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How Texas Drug Laws Compare

Comparison of Drug Laws in Texas

Texas has a reputation for being tough on drugs. While there is some truth to this belief, drug laws in Texas are not necessarily all the same. The laws and the associated penalties for drug violations can be very different based on the type and amount of drugs involved in a particular case.

The laws for a particular drug case can also vary widely based on the ways that drugs are used. For example, the penalties for manufacturing drugs is generally greater than the penalties for simple personal possession. Take a look at some of the drug law information below to get a better sense of how Texas enforces its legal positions on illicit substances.

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Texas Marijuana Laws

By some estimates, marijuana is one of the most widely used illegal drugs in the United States, and maybe even in the world. This is likely due to the fact that marijuana is relatively easy to produce and it is very abundant. This gives it a relatively low cost and wide availability.

Due to the fact that marijuana, also known as cannabis, weed or pot, is used so widely, many law enforcement agencies do not consider it an extremely serious problem. Despite the fact that marijuana is used so widely, it has a low chance of creating dependency and its users do not typically become violent or commit crimes to fund their drug usage.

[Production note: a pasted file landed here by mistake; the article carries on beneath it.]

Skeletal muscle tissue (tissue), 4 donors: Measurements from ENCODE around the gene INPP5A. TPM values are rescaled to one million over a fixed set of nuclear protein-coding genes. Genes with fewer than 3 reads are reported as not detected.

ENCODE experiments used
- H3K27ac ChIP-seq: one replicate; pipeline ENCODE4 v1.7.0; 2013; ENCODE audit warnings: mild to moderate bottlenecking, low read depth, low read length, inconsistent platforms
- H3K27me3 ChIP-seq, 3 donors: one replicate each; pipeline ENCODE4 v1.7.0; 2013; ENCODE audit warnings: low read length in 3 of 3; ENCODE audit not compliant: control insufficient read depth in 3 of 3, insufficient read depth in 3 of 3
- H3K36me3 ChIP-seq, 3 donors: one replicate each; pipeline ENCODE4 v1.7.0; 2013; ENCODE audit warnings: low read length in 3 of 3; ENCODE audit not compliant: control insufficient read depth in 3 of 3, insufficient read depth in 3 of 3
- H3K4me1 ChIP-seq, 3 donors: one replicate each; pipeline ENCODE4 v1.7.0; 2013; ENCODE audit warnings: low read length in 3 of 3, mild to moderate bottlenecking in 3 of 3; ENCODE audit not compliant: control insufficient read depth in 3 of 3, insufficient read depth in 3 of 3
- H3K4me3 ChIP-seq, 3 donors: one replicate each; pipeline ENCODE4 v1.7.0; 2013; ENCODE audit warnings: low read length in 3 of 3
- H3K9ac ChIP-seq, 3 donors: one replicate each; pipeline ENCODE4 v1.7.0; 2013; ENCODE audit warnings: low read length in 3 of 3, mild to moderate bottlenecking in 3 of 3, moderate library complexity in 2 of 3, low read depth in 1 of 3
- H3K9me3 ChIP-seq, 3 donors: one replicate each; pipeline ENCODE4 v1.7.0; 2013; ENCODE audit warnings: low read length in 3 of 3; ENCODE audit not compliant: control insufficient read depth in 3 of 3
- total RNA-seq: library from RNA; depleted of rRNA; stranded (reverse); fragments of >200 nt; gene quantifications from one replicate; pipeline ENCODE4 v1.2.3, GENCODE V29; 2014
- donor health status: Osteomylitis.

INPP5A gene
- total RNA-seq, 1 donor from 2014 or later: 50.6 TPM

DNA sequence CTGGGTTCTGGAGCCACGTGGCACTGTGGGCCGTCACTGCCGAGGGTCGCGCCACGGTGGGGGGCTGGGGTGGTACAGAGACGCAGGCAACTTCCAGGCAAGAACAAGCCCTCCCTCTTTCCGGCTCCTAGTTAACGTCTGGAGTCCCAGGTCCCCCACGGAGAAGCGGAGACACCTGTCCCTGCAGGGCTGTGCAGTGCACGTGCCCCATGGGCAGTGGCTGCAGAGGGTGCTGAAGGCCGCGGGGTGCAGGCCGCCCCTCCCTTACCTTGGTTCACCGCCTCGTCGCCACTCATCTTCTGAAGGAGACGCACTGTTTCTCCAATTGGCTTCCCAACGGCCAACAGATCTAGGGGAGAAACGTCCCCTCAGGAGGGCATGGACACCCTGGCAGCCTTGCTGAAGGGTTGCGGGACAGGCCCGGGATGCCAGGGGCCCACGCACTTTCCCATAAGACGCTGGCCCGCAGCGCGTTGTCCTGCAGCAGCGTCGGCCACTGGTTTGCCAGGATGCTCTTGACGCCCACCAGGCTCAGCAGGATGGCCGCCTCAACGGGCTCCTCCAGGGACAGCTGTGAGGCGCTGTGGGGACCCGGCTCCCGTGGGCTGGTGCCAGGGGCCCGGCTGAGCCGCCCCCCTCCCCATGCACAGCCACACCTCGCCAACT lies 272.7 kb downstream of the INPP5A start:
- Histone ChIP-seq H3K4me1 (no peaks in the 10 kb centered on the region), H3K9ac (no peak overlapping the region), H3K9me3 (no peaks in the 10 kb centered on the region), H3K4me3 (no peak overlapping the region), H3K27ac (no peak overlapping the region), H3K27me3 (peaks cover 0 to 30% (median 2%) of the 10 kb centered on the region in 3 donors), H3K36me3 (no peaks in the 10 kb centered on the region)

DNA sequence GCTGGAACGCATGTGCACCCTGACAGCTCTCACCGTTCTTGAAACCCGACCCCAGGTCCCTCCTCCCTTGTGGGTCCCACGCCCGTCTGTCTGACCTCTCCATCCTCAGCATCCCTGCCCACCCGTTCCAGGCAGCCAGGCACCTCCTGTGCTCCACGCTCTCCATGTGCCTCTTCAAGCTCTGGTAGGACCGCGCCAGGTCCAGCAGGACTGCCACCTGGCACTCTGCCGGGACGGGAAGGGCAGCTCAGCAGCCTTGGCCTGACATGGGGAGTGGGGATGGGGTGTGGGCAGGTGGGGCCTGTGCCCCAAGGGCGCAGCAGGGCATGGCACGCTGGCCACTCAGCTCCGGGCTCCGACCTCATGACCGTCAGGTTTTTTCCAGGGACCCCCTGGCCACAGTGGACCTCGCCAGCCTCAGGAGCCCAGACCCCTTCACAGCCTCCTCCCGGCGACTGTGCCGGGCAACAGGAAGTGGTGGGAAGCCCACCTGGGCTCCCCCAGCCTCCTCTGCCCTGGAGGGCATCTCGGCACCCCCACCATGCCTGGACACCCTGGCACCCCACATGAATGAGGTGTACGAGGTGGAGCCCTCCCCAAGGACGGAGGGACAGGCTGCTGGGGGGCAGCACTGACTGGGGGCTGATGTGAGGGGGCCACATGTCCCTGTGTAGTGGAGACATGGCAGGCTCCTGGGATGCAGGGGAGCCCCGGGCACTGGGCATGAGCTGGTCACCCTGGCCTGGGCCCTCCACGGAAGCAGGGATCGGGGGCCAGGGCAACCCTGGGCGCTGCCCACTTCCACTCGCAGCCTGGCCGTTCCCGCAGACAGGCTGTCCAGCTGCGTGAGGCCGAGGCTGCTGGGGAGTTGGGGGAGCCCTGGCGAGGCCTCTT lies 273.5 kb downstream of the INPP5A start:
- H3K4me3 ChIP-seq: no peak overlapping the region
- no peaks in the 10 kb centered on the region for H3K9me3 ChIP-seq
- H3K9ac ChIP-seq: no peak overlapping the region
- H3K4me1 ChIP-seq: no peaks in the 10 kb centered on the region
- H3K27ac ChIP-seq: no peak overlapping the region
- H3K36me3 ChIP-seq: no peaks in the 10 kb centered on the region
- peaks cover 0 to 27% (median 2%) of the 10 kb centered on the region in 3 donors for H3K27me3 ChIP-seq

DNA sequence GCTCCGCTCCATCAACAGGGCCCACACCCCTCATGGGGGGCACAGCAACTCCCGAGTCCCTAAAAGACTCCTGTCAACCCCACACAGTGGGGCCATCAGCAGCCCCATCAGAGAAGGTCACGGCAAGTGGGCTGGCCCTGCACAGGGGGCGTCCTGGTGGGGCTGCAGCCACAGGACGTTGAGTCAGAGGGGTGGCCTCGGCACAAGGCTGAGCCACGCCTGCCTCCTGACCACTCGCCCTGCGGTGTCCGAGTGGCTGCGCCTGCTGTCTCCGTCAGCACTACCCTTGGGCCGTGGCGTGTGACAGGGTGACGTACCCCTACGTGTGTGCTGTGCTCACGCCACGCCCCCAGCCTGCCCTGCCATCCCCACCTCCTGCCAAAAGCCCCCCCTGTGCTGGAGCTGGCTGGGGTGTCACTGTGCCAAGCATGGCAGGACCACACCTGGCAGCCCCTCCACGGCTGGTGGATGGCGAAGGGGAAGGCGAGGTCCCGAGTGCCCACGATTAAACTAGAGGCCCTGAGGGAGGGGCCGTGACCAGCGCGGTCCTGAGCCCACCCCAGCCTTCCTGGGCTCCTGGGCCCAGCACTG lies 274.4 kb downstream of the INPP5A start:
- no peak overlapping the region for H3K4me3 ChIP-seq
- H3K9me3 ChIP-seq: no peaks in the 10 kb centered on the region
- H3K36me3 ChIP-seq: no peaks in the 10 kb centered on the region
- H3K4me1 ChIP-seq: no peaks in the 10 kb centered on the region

However, users, sellers, importers and growers of marijuana are breaking the law in Texas and some of these people have been known to engage in crimes related to the use or sale of drugs. For this reason, Texas has stiff penalties for marijuana users and sellers, though these penalties may not be as severe as the consequences for using “harder” drugs like methamphetamine and heroin.

Possession

In Texas, possession of up to two ounces of marijuana is a Class B misdemeanor, punishable by:

  • Up to 180 days in county jail or 180 days of probation
  • A fine of up to $2,000
  • Mandatory drug testing and drug education

For most marijuana users, two ounces of the drug is a large amount and the vast majority of marijuana offenders will fall into this penalty category. The penalties for marijuana crimes can increase for offenses that are more serious than simple possession.

Sale

For example, in Texas, the penalty for even attempting to sell just a 1/4 ounce of marijuana is the same as the penalty for possessing up to two full ounces. This penalty can be applied even if the person attempting to make the sale is never actually paid for the drugs. If the person is actually paid for selling up to 1/4 ounce of pot, they can be charged with a Class A misdemeanor, punishable by:

  • Up to one year in county jail
  • A fine of up to $4000

Selling more than a quarter ounce is a felony, punishable by incarceration in state jail or prison.

Cultivation

The penalties for growing pot in Texas are among the most severe. This is because growing marijuana usually means that the grower will be in possession of a very large amount of the drug and will typically be growing it in order to sell it.

For example, a person who is growing pot and is caught with more than five pounds of weed or up to 50 pounds, they can be charged with a second degree felony, punishable by: